Should You Take Advantage of North Carolina’s New Uniform Power of Attorney Act?

North Carolinians have a new Uniform Power of Attorney Act (“the new Act”) that became effective on January 1, 2018.[1]  Powers that an agent appointed in a power of attorney (“POA”) can exercise under the new Act are spelled out with much more specificity than under the former Power of Attorney Statute (the “former Statute”), and, in some cases, are greatly expanded to give the agent broader authority to act on behalf of the person creating the POA (the “Principal”).  The new Act states that it applies to all North Carolina powers of attorney—regardless of whether the POA was created before, or after, the new Act became law, but there is an exception, discussed below.

So, if you have a POA created under the former Statute, does it need to be updated to take advantage of the new Act?  The answer depends on whether your current POA is a North Carolina Statutory Short Form or a POA drafted by your attorney.  The Statutory Short Form requires the Principal to pick and choose the powers granted to his or her agent from a laundry list of powers, such as “Real estate transactions,” “Banking transactions” and “Tax matters.”  To determine exactly what each of the powers entail, one must refer to the Statute, where the powers are defined.  The new Act incorporates the same format—a list of succinctly-labeled powers to choose from—but, as noted above, the new Act more clearly defines each grant of power and, in many cases, expands those powers as compared to the old Statute.

Even though the new Act says that it applies to all North Carolina POAs no matter when created, there is an important exception that should be considered when deciding if a Statutory Short Form POA should be updated.  The exception is that if a Statutory Short Form POA was created under the former Statute, that is, before January 1, 2018, the definitions set forth in the former Statute must be used when interpreting the powers granted to the agent.  Therefore, it is important to update a Statutory Short Form POA created before January 1, 2018, if you want your POA to reflect the more specific & expanded definitions of the new Act.

What if your POA isn’t the Statutory Short Form; that is, your POA is comprised of paragraphs in which your attorney painstakingly spelled out your agent’s powers?  For years, many attorneys have substituted their own, more comprehensive POAs for the Statutory Short Form—specifically describing each power granted to the agent and expanding the scope of the powers to meet anticipated, and unanticipated, needs of the Principal.  If your POA is an attorney-drafted POA, and not the Statutory Short Form, it may already include most of the expanded provisions contained in the new Act.  You should check with your attorney to determine whether or not your current POA should be updated to include the expanded provisions of the new Act, and, at the very least, incorporate by reference the expanded provisions of the new Act.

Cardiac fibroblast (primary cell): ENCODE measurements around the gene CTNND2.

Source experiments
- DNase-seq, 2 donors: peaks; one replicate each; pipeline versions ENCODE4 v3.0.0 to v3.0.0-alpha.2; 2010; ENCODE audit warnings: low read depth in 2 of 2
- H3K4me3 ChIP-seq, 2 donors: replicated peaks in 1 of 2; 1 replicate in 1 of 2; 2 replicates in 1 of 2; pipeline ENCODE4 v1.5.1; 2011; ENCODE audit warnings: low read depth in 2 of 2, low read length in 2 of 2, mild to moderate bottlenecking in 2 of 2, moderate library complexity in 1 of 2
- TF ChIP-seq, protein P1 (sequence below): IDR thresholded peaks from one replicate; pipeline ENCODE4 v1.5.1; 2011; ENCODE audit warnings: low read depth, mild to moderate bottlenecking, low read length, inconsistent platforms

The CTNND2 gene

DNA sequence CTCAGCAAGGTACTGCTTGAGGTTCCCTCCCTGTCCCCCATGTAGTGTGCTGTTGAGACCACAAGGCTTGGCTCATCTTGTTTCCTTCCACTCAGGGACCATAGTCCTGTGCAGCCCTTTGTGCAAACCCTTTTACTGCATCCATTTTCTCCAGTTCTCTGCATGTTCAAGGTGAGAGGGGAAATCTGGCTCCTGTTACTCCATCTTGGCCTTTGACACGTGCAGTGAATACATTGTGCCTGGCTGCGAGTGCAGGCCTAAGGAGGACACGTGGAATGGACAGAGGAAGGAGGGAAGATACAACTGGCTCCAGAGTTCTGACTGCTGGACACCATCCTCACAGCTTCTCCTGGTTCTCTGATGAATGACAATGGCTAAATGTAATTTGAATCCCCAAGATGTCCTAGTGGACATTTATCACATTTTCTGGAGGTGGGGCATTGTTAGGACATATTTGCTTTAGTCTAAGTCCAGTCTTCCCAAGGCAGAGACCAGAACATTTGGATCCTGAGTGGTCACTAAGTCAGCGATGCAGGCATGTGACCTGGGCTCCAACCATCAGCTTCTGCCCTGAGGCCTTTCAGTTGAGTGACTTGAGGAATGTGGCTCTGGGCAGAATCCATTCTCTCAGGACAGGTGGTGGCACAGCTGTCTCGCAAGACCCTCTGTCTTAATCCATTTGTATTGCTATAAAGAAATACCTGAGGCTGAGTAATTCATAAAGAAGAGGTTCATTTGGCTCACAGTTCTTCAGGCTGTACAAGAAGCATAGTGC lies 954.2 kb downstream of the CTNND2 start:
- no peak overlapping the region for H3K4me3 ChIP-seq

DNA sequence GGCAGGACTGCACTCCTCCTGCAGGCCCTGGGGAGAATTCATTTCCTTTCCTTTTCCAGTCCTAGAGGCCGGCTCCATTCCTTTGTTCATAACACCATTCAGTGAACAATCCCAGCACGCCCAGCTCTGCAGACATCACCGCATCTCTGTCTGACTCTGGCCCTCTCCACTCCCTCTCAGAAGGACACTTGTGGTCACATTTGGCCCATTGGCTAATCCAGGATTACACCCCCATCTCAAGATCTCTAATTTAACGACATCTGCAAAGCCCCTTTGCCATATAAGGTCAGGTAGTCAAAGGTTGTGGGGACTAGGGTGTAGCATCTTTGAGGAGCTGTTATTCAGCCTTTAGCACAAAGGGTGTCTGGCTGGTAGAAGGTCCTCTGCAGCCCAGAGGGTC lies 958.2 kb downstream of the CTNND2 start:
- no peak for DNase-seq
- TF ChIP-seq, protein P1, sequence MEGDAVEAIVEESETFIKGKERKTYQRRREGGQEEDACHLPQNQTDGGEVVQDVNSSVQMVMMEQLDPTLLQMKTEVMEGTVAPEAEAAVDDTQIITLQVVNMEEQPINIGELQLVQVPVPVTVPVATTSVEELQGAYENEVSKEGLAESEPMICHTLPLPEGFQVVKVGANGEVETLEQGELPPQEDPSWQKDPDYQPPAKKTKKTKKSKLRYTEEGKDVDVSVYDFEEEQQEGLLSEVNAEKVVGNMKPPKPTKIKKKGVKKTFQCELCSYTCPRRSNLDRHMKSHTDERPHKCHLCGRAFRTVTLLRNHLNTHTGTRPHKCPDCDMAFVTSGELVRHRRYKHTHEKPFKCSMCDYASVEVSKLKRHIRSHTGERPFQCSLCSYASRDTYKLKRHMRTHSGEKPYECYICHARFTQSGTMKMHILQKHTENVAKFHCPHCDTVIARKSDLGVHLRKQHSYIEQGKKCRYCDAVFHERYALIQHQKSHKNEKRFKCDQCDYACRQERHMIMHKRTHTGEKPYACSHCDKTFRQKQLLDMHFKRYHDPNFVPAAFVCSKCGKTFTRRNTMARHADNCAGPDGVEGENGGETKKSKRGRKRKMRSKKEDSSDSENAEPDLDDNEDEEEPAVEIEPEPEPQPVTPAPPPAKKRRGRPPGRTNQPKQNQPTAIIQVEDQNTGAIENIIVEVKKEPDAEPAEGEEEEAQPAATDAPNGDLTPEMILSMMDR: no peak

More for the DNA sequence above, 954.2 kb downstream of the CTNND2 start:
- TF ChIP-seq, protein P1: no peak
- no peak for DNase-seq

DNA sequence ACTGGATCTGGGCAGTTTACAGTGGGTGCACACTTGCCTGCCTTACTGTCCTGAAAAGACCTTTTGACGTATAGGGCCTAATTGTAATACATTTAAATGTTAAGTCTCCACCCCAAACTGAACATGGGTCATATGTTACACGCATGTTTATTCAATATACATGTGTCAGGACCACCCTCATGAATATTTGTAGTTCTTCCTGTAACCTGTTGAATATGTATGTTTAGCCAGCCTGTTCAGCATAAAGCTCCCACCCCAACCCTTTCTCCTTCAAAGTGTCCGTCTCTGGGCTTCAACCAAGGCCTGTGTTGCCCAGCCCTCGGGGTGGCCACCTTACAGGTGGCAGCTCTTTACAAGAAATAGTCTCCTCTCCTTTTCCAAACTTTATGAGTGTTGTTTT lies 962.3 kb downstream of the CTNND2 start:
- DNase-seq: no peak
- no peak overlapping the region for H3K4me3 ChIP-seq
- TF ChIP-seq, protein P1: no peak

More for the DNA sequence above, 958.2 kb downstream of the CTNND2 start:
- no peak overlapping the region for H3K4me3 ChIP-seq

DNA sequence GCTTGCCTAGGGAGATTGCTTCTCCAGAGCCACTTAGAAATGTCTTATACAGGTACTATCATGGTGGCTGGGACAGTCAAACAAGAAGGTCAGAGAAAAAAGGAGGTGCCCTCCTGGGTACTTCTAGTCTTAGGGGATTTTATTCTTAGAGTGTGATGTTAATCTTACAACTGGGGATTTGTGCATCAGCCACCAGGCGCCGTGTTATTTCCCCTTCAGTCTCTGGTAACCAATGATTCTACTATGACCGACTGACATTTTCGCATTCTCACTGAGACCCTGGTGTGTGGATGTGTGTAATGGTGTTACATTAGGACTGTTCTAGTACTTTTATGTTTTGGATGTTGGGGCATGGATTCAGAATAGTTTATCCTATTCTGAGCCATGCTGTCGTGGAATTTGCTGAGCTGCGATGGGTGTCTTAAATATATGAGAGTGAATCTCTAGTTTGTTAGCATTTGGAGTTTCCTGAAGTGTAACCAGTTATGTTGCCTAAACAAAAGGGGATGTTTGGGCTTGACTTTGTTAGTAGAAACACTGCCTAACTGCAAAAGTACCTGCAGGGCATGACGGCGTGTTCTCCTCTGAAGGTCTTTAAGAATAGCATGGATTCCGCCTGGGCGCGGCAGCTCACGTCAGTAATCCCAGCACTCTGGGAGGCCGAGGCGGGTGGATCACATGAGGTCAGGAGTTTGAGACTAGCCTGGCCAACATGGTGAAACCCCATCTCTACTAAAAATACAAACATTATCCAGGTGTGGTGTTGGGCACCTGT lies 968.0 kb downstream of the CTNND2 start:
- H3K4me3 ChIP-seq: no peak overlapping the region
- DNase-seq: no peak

Some of the most welcomed changes under the new Act address the issues surrounding incapacity of the Principal.  One of the primary reasons for establishing a POA is to give someone the authority to manage your affairs in the event of mental incapacity.  While the former Statute set out the requirements for a power of attorney to become effective or continue to be effective, during incapacity of the Principal (referred to as a “durable POA”), the former Statute did not define incapacity.  This left both the agent and the custodian of the Principal’s assets with no procedure for making a legally-supported determination of the incapacity of the Principal.  The new Act not only contains a precise definition of incapacity, but it also made all POAs durable by default unless the POA specifically states that it terminates upon the incapacity of the Principal.  This is the opposite of the former Statute, which says that a POA is durable only if the document states that it remains effective after the incapacity or mental incompetence of the Principal.

There is another significant feature regarding incapacity included in the new Act:  it is no longer necessary to record a POA in the registry of deeds—no matter when the POA was created—in order for it to be durable.  Going forward, the only time a POA must be recorded is when the POA is used in a real estate transaction, and the new Act provides a Short Form Limited POA which satisfies that statutory requirement.  Given the fact that registry documents can be accessed by anyone, from anywhere, I believe it is more important than ever to limit the amount of information in the public’s purview, and eliminating this outdated recording requirement was long overdue.

As the demographics of our State continue to shift toward a more elderly population, the need for incapacity planning—of which an effective POA is a critical component—will continue to increase.  A POA is less critical for folks who have a funded revocable trust.  However, for non-trust assets, such as IRAs and 401(k)s, an effective POA, and an agent who is fully authorized to act in the best interest of the Principal, are a must!  The new North Carolina Uniform Power of Attorney Act will make it easier for agents to carry out their fiduciary duties and should reduce or eliminate the concerns of banks, brokerage firms, and other custodians when they are asked to acknowledge the agent’s authority to act.